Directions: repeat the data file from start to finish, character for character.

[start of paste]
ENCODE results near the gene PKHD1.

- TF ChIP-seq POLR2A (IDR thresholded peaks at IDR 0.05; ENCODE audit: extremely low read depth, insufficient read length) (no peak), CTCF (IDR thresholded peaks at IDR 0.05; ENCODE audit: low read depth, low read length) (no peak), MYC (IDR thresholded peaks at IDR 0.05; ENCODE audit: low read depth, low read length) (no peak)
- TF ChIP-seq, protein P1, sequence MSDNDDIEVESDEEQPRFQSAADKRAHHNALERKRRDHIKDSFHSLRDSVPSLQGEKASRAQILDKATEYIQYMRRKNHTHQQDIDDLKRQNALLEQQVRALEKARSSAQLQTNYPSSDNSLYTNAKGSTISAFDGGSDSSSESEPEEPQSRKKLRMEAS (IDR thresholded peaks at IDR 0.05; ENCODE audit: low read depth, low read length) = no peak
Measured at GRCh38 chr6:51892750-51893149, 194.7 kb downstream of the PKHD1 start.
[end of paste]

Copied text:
ENCODE results near the gene PKHD1.

- TF ChIP-seq POLR2A (IDR thresholded peaks at IDR 0.05; ENCODE audit: extremely low read depth, insufficient read length) (no peak), CTCF (IDR thresholded peaks at IDR 0.05; ENCODE audit: low read depth, low read length) (no peak), MYC (IDR thresholded peaks at IDR 0.05; ENCODE audit: low read depth, low read length) (no peak)
- TF ChIP-seq, protein P1, sequence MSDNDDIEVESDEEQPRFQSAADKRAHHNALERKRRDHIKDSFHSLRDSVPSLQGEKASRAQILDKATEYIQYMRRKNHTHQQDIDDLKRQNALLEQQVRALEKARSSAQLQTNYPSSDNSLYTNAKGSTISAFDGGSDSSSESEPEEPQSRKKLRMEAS (IDR thresholded peaks at IDR 0.05; ENCODE audit: low read depth, low read length) = no peak
Measured at GRCh38 chr6:51892750-51893149, 194.7 kb downstream of the PKHD1 start.